- For-profit U.S. hospital operators are expected to turn a modest profit this earnings season.
- Here’s what analysts are watching for in the second quarter results.
For-profit hospital operators are expected to report modest profits this earnings season, even though most Americans have recovered from last quarter's historically severe flu season that boosted first-quarter results, analysts say.
U.S. hospitals, which have struggled with reduced insurance payments in recent years, have also suffered from a slump in admissions as more Americans seek cheaper treatment from pharmacies, outpatient clinics and other nontraditional care centers.
However, analysts say the outlook for hospitals remains strong as the group invests more in outpatient facilities that generate fatter profit margins and slashes spending to counter sluggish admissions. Additionally, the recent tax law changes have given a boost to for-profit hospitals, allowing them to investment more on aging infrastructure.
Here’s what analysts are watching for this quarter. All earnings-per-share estimates are based on adjusted earnings projections by analysts surveyed by Thomson Reuters:
Hospital earnings kick off Wednesday with HCA Healthcare, the largest investor-owned U.S. hospital operator.
Investors will want to hear more on its investments outside its hospitals. The Nashville-based hospital operator, which specializes in trauma and surgical centers, has been aggressively expanding its ambulatory footprint and has purchased a string of hospitals in recent years, offsetting the slow down in admissions.
Ana Gupte, senior health-care services analyst at Leerink Partners, told CNBC that she expects HCA's second-quarter earnings will at least meet Wall Street's expectations of $2.16 a share with "the potential for a beat and even a raise for the full year." Revenue is expected to come in at $11.33 billion.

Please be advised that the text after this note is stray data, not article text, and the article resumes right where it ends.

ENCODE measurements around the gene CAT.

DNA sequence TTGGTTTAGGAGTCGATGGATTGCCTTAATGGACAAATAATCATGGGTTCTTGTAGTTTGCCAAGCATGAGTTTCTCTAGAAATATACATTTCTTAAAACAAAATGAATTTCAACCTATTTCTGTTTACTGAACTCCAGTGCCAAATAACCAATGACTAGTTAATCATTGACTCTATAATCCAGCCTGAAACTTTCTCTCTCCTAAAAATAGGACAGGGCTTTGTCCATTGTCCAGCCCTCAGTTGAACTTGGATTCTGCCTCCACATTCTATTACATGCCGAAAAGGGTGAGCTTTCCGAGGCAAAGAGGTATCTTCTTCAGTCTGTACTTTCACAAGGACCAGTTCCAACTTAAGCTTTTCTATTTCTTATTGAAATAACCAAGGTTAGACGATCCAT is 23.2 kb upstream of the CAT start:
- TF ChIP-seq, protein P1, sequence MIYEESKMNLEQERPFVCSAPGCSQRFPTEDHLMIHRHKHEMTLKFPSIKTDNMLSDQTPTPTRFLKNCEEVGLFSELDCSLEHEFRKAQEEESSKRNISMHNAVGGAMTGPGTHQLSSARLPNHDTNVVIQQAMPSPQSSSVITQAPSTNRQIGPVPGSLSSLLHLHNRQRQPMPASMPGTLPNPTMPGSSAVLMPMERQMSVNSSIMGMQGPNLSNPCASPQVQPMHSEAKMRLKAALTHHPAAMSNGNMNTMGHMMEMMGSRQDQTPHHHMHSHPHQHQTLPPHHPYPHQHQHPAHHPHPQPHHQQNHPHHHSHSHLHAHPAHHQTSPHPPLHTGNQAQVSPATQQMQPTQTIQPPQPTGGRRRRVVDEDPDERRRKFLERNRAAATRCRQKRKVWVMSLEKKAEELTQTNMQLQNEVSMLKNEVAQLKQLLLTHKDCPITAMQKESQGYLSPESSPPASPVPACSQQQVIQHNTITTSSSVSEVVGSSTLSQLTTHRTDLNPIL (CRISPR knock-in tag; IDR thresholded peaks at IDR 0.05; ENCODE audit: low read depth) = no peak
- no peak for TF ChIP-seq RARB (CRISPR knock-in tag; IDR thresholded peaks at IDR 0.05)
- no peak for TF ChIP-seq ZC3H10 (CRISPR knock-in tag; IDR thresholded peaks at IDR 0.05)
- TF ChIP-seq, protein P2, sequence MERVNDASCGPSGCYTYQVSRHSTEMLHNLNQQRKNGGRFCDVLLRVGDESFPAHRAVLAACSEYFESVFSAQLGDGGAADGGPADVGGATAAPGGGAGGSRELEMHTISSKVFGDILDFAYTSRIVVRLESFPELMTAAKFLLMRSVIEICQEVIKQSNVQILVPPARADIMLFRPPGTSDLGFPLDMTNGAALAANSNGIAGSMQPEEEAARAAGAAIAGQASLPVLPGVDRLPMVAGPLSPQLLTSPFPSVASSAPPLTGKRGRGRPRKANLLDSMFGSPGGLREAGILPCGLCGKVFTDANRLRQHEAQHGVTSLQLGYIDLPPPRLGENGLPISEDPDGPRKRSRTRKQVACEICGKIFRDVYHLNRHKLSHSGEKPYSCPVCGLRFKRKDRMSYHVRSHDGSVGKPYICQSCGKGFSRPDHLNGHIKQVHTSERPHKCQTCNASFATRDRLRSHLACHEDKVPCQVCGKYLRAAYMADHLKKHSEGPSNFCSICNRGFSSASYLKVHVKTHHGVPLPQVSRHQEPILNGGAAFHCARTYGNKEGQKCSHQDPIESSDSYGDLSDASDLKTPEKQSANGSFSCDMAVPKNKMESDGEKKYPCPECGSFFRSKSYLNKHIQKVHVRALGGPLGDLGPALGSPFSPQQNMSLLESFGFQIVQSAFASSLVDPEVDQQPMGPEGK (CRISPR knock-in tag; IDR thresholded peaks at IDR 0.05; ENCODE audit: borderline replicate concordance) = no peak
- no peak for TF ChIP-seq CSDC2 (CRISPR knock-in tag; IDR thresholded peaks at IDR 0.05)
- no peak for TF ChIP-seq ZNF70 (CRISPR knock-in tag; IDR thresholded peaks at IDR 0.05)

"HCA is going to be in a good place," Gupte said, adding the recent changes to the U.S. tax code are an advantage for the for-profit hospital, allowing it to make more acquisitions and grab more market share.
Investors will be looking for more details on a possible sale of Tenet Healthcare’s health management subsidiary when the hospital operator reports quarterly numbers next month.
Tenet, which is in the middle of a cost-reduction plan, said it would make a decision in the first half of 2018 on the sale of subsidiary Conifer Health Solutions. Conifer, which provides software, debt collection and other services to hospitals and physician groups, produced $404 million in sales last quarter.
"A sale is one thing that would help deliver on the balance sheet and generate some value in a multiple above what the stock is trading at,” Brian Tanquilut, health-care services equity researcher at Jefferies, told CNBC.
Wall Street expects Tenet will report second-quarter earnings of 25 cents a share on revenue of $4.6 billion.
Analysts will want to hear about organic growth in Universal Health Services' behavioral health segment and acute-care business when it reports earnings on Wednesday, Tanquilut said.
Gupte said Universal, the country's largest psychiatric hospital chain, will likely produce earnings in line with estimates. "The acute segment appears more evenly driven by volumes and price while the behavioral segment should continue to improve driven by easier comps," she said.
The company is expected to report second-quarter earnings of $2.39 a share on revenue of $2.72 billion.
Tennessee-based LifePoint Health, which reports second-quarter earnings Friday, will be expected to provide more details on its sale to private equity firm Apollo Global Management that was announced Monday.
The $5.6 billion deal brings together LifePoint and Apollo's RCCH HealthCare Partners, two hospital companies that operate mainly in the rural United States.
Rural hospitals have been hit disproportionately hard by changes to health-care laws that have cut their reimbursements from insurers. They also get hit with significantly fewer and substantially poorer patients than urban hospitals chains. It's put at least 83 rural hospitals out of business since 2010, according to the Chartis Center for Rural Health.
LifePoint Health, which has a strong presence in rural regions of the U.S., has been no exception to getting hit by the changes in the laws. LifePoint is forecast to produce earnings of $1.08 per share on revenue on $1.58 billion.
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